Once premium java percolated into the mainstream, it was only a matter of time before major fast-food and doughnut chains got more serious about their coffee.
Bracing for that threat, Starbucks Corp. started trying out toasty egg and cheese sandwiches in its hometown coffeehouses three years ago.
Now, as McDonald’s Corp. and Burger King Corp. offer premium brew, and Dunkin’ Donuts sells caramel swirl lattes, the Seattle-based coffee behemoth is more than doubling the number of stores that sell hot breakfast sandwiches this year.
Offering such trimmings as peppered bacon and Black Forest ham, Starbucks added the English muffin sandwiches to stores in Washington, D.C., last year, and in Portland, Ore., last month. That will expand to San Francisco in early April, and Chicago later this year.
By the time its current fiscal year ends in October, Starbucks says it will offer breakfast sandwiches at roughly 600 stores — up from about 250 today.
Industry analysts say it’s a sensible move that doesn’t involve much risk.
“If Starbucks can get food right, it gives them a whole new leg of growth,” said Linda Bannister, an Edward Jones analyst in St. Louis.
The biggest gamble, analysts say, is whether hot food can be served without slowing down service.
Vendors prepare the breakfast sandwiches daily and deliver them first thing in the morning. The sandwiches are heated up in countertop ovens about twice the size of the average microwave, a process that takes about three minutes, Starbucks spokesman Alan Hilowitz said.
So far, the system seems to be working.
“The last time I got a sandwich and a latte at Starbucks, I waited longer for the latte,” said Sharon Zackfia, an analyst with William Blair & Co. in Chicago.
Currently a blip
Starbucks has not disclosed exactly how its growing sandwich business is affecting its bottom line — only that on average, it boosts same-store revenues by about $30,000 a year, or roughly 3 percent.
Starbucks counts sales at company-run stores separately from those at its licensed shops in hotels, malls and the like.
As a percentage of revenue, fresh food has remained relatively constant over the past decade, ranging from 12 percent to 16 percent of annual company-run retail sales. In fiscal 2005, pastries, desserts, sandwiches and salads accounted for 15 percent of those sales.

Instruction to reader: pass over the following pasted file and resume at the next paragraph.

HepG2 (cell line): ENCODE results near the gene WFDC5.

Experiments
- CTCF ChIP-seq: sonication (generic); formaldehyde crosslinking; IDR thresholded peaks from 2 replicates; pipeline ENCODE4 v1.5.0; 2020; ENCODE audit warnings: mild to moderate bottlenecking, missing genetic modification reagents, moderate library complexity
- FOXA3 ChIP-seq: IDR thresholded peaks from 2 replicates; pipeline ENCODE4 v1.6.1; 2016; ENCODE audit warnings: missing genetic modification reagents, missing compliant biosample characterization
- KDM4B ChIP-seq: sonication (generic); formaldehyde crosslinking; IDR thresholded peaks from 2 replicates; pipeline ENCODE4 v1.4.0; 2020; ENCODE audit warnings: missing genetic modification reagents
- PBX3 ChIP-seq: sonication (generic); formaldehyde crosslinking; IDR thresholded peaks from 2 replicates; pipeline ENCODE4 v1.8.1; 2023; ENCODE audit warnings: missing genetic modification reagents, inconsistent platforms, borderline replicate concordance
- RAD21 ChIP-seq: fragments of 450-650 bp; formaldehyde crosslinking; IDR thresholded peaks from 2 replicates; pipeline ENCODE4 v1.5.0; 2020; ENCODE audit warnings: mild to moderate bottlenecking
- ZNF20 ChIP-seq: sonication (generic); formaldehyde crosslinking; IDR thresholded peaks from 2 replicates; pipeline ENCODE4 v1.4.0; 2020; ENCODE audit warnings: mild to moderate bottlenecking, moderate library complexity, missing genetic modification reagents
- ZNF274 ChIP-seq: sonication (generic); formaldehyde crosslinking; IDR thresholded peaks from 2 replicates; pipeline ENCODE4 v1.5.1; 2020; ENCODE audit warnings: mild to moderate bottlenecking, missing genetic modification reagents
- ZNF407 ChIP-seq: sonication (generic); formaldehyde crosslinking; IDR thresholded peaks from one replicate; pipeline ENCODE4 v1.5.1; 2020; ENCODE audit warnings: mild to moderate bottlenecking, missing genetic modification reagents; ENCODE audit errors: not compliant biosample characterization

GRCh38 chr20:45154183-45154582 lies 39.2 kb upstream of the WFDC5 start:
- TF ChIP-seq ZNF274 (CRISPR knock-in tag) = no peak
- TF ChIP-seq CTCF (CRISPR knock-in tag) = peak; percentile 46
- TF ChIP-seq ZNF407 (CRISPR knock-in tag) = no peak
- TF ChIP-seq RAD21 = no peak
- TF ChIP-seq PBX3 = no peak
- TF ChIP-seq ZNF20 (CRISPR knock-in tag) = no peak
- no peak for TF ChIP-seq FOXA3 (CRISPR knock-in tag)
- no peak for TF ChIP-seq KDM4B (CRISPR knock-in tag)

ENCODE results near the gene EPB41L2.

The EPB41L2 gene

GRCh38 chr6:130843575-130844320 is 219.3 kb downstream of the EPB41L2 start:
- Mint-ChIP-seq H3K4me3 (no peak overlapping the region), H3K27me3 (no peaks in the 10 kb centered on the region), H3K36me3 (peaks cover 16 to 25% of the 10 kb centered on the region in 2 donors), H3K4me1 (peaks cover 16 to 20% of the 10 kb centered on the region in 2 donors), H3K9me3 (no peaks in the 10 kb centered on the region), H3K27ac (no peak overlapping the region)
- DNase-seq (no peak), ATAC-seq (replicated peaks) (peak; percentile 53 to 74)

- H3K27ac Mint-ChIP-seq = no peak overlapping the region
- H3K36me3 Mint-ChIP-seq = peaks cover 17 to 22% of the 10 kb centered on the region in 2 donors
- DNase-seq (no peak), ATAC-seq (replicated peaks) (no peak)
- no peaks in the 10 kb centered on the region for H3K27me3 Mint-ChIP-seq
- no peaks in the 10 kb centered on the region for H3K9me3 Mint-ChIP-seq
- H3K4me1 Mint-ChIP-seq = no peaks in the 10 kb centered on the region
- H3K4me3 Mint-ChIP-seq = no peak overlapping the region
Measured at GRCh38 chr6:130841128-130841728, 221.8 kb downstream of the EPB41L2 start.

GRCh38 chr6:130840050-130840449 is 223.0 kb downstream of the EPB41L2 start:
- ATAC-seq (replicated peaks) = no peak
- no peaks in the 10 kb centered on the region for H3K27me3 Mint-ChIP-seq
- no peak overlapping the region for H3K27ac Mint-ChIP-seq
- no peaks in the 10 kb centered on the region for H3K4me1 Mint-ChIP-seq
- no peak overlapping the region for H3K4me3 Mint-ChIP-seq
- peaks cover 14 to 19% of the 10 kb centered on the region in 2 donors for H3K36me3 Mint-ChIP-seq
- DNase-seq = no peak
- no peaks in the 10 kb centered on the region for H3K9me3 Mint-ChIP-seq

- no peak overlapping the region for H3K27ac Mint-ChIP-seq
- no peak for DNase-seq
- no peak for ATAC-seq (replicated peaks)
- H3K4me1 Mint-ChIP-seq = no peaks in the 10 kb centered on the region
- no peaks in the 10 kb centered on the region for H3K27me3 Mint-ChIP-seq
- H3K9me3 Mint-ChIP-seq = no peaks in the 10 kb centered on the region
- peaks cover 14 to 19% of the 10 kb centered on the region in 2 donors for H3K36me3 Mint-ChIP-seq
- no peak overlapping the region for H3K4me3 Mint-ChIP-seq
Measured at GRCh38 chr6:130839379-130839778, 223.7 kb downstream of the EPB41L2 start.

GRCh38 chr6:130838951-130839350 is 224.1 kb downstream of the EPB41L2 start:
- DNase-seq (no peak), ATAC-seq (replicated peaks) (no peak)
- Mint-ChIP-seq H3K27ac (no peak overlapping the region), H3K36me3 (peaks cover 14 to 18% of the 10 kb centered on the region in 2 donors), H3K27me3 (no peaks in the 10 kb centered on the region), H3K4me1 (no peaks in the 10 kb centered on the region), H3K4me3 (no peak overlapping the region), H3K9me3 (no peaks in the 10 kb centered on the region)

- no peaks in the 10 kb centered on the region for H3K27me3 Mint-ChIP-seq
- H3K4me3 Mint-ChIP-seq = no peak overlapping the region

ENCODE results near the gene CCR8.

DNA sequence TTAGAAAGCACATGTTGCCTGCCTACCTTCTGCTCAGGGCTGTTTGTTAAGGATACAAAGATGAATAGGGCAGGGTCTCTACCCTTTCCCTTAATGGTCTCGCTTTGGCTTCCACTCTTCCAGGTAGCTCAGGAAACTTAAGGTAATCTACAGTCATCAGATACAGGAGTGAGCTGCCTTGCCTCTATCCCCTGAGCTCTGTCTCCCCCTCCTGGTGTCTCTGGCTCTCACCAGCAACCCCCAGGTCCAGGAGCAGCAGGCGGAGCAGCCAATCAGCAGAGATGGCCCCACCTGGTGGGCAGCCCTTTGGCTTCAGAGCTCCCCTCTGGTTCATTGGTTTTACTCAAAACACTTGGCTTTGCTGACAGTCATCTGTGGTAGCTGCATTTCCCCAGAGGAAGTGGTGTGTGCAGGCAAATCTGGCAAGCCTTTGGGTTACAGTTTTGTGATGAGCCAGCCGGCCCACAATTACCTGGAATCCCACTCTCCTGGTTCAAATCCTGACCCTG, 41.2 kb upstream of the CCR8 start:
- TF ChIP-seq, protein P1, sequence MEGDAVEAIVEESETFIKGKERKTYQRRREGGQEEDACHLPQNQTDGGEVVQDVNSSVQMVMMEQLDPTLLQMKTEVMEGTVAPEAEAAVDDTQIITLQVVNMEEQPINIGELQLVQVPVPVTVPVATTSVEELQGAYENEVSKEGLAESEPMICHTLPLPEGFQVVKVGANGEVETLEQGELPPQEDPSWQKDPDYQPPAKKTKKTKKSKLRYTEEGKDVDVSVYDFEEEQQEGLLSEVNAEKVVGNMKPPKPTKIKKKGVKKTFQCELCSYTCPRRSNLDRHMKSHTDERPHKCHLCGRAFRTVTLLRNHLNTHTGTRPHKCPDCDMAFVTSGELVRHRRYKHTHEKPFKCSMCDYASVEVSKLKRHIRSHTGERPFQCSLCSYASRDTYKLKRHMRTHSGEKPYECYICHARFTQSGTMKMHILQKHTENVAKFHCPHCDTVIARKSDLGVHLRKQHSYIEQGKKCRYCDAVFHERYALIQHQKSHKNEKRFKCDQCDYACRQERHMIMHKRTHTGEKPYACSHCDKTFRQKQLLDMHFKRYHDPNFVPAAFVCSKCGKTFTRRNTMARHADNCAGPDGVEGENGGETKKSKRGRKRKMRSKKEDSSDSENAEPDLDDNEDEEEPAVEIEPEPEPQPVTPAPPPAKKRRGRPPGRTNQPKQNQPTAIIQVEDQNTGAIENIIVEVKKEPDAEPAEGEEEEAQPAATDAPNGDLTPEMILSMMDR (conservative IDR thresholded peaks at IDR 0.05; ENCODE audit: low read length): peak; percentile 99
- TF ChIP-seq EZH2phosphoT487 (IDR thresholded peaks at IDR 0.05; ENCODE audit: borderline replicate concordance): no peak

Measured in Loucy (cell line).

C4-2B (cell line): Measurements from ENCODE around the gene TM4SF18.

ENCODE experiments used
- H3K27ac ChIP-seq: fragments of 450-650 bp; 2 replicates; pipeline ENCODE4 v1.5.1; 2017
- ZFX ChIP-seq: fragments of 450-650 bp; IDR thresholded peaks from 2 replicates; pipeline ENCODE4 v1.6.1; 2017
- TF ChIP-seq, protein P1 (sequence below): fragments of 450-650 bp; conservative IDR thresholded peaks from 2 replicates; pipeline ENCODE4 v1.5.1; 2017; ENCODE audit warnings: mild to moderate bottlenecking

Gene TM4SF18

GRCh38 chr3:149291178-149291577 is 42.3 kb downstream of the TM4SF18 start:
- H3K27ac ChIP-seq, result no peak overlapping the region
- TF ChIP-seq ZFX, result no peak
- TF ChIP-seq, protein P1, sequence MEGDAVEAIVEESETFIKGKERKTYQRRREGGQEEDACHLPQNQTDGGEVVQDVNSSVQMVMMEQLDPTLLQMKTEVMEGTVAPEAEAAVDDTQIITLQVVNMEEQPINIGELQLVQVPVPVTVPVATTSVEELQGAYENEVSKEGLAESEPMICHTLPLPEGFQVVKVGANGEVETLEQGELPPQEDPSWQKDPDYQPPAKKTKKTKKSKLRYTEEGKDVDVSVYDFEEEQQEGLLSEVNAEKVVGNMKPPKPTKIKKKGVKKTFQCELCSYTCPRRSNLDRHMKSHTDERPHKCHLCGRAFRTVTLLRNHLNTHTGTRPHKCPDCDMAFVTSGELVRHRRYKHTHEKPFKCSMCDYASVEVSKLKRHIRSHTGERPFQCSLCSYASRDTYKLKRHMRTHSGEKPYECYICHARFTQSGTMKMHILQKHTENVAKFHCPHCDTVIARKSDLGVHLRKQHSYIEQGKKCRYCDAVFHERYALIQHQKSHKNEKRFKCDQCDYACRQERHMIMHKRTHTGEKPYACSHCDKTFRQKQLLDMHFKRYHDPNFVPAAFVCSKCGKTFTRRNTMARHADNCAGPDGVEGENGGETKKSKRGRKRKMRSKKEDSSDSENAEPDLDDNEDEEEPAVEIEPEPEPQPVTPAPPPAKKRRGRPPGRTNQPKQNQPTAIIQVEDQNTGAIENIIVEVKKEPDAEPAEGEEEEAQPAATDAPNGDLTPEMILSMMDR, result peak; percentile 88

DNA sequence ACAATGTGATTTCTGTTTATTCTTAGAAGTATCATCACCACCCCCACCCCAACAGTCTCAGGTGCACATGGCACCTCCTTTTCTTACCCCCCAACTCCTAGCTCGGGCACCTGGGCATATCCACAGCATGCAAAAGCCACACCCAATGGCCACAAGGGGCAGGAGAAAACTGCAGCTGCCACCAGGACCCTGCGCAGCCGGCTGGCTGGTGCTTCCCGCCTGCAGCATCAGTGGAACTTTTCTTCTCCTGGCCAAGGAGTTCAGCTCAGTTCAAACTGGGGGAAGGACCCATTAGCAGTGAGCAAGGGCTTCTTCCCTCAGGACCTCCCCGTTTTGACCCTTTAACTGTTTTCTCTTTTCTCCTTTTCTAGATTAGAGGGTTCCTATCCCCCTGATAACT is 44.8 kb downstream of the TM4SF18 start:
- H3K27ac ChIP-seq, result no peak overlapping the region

Meanwhile, Starbucks has beefed up its corporate-level food division from about a half dozen employees a decade ago to roughly 70 today.
Tom Barr, who heads up the food division, realizes he faces increasingly stiff competition but said that’s not the reason Starbucks is focusing more on food. It’s just part of the business of keeping its customers happy, he said.
When it first rolled out warm breakfast sandwiches in April 2003, Starbucks got mixed reviews.
Since then, it bagged one egg sandwich with roasted peppers, red onion and Colby Jack cheese and replaced it with others that have proved more popular: eggs Florentine with baby spinach and havarti, and herbed sausage and egg with aged sharp cheddar.
Officially, Starbucks isn’t saying how many more markets might get breakfast sandwiches in the coming years. But Barr said, “We’re confident in the program,” and that he’d be surprised if Starbucks didn’t expand the service to at least a couple new markets next year.
The sandwiches sell for $2.95, about the price of a 12 oz. “tall” mocha, which costs $2.70-$3.40 depending on the region. The suggested retail price for a small latte at Dunkin’ Donuts is $1.99; it’s $2.74 for breakfast sandwiches with egg, cheese and ham, bacon or sausage. At McDonald’s, the suggested retail price for a small cup of premium roast is 99 cents; for an Egg McMuffin it’s $1.99.
Bill Whitman, spokesman for McDonald’s USA, said Starbucks’ heightened focus on breakfast food comes as a compliment to a company that considers itself the inventor of the fast-food breakfast.
“I think there’s much work left to be done to catch up to the industry leader,” he said.
Wary of crediting any competitor with forcing the company to revamp its coffee strategy, Whitman said McDonald’s committed to the upgrade once it realized consumers were getting their caffeine fixes throughout the day, not just at breakfast.
McDonald’s began adding “premium roast” coffee to stores in most major U.S. cities in recent months and plans to roll it out in all of its 13,700 restaurants nationwide early next week.
Dunkin' goes upscale
Dunkin’ Donuts, which used to pride itself on offering just a regular Joe’s cup of joe, started selling cappuccinos and other espresso drinks a few years ago, adding iced versions last year.
During peak times of year, the new beverage line has accounted for as much as 10 percent of revenue and has also pushed up sales of regular brewed coffee — a boost the company didn’t expect, said John Gilbert, Dunkin’ Donuts’ vice president of marketing.
Early this year, it added a light latte made with a zero-calorie sugar substitute. It’s done so well, a vanilla version is planned for summer.
Doughnuts, of course, have always been the company’s mainstay, but much like the competition, Dunkin’ Donuts recently broadened its line of breakfast sandwiches.
Those will surely give Starbucks’ sandwiches more competition as Dunkin’ Donuts expands westward. It has about 4,800 stores today, most of them in the Northeast and Mid-Atlantic, and plans to open about 800 new stores year, with a nationwide goal of 15,000 stores by 2020.